Crime, Justice and Society in Scotland is an edited collection of chapters from leading experts that builds and expands upon the success of the 2010 publication Criminal Justice in Scotland to offer a comprehensive and critical overview of Scottish criminal justice and its relation to wider social inequalities and social justice.

This new volume considers criminal justice in the context of the Scottish politics and the recent referendum on independence and it includes a discussion of the complex relationships between criminal justice and devolution, nationalism and nation building. There are new chapters on research and policy, sectarianism, gangs, victims and justice, organised crime and crimes of the powerful in Scotland, as well as chapters reflecting on the use of electronic monitoring, desistance and practice, and major changes in the structure of Scottish policing.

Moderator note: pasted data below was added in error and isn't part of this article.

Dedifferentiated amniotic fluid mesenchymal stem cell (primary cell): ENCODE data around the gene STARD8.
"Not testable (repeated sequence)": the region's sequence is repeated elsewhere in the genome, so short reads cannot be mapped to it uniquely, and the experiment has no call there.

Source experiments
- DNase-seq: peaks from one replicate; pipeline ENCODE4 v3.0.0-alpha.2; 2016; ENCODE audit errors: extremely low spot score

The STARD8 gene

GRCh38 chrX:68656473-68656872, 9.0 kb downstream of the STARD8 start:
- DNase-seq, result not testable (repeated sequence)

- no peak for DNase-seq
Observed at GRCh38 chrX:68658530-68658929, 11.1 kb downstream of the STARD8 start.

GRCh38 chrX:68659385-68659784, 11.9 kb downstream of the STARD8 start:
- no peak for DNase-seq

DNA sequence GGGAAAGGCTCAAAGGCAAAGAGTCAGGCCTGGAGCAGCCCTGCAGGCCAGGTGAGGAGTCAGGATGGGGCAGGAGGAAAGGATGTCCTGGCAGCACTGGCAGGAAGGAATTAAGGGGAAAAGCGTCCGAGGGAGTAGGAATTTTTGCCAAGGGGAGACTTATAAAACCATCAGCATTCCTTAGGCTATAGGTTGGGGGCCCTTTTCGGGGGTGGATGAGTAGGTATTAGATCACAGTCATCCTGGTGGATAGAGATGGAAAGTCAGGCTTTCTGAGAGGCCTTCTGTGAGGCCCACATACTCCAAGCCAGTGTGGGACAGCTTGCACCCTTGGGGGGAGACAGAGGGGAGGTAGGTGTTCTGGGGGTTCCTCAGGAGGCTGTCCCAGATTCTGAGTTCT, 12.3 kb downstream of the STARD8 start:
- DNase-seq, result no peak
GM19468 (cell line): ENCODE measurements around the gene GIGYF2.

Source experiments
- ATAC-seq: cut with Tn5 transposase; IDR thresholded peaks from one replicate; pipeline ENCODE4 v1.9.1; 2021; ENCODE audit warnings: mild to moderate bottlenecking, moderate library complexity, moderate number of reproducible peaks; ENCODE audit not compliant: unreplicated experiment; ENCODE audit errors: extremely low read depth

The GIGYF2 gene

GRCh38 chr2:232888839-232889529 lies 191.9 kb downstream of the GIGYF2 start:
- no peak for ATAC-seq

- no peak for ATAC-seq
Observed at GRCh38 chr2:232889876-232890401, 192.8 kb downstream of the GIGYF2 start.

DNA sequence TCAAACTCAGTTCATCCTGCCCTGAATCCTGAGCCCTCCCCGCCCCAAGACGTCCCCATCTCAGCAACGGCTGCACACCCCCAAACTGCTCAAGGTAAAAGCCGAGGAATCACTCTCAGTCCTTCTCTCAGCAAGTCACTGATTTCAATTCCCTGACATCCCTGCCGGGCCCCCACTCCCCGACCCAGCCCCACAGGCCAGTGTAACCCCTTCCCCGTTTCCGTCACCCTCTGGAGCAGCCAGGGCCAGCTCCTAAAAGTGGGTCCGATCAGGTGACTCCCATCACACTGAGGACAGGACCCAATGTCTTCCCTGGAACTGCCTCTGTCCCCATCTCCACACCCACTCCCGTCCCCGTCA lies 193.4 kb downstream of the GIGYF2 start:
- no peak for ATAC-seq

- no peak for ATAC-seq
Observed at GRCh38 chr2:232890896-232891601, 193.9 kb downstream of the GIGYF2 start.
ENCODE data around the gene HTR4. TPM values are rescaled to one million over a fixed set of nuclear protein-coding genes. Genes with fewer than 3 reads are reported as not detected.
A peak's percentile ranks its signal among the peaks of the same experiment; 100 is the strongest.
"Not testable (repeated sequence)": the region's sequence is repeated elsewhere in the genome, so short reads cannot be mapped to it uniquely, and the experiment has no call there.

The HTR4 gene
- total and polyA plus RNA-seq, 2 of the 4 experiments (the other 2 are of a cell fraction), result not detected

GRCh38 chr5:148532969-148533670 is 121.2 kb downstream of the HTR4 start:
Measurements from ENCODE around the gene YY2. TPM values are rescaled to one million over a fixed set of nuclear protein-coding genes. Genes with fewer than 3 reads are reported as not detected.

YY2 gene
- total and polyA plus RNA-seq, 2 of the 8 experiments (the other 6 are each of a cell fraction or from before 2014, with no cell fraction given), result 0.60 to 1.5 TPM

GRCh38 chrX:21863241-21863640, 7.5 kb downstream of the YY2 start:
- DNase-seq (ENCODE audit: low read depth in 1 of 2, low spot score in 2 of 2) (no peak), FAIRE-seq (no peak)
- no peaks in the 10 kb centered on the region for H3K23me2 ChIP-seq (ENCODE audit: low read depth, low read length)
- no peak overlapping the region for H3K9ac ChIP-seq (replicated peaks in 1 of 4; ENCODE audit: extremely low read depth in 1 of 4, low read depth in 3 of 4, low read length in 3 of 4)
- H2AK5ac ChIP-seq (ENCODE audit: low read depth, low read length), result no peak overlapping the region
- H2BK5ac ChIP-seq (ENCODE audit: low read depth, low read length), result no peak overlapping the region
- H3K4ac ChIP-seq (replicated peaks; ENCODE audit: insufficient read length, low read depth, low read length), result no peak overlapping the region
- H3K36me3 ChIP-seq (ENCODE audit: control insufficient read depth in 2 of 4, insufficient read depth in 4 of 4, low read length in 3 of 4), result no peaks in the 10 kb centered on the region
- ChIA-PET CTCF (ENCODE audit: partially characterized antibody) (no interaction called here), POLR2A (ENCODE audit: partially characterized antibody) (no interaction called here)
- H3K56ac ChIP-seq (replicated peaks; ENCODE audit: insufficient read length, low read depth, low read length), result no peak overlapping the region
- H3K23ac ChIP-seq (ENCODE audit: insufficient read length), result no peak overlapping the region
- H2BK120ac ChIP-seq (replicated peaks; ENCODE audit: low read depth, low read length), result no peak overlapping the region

Comprehensive and topical, this book is essential reading for academics and students in the fields of criminal justice, criminology, law, social science and social policy. It will also be of interest to practitioners, researchers, policymakers, civil servants and politicians.

part |63 pages

Thinking about and researching crime and criminal justice in Scotland

chapter |13 pages


Crime, justice and inequality: the Scottish context

chapter |14 pages

Scotland's Political and Policy Landscape

Devolution, social policy and criminal justice

part |67 pages

Aspects of criminal justice process and practice

chapter |16 pages

Victims' in Scotland

A Review

chapter |15 pages

Policing Scotland Post Reform

Towards a shifting ‘culture of control' and a new politics of policing?

part |11 pages

Looking ahead

chapter |10 pages

Crime, Justice and Society in Scotland

Reflections and future prospects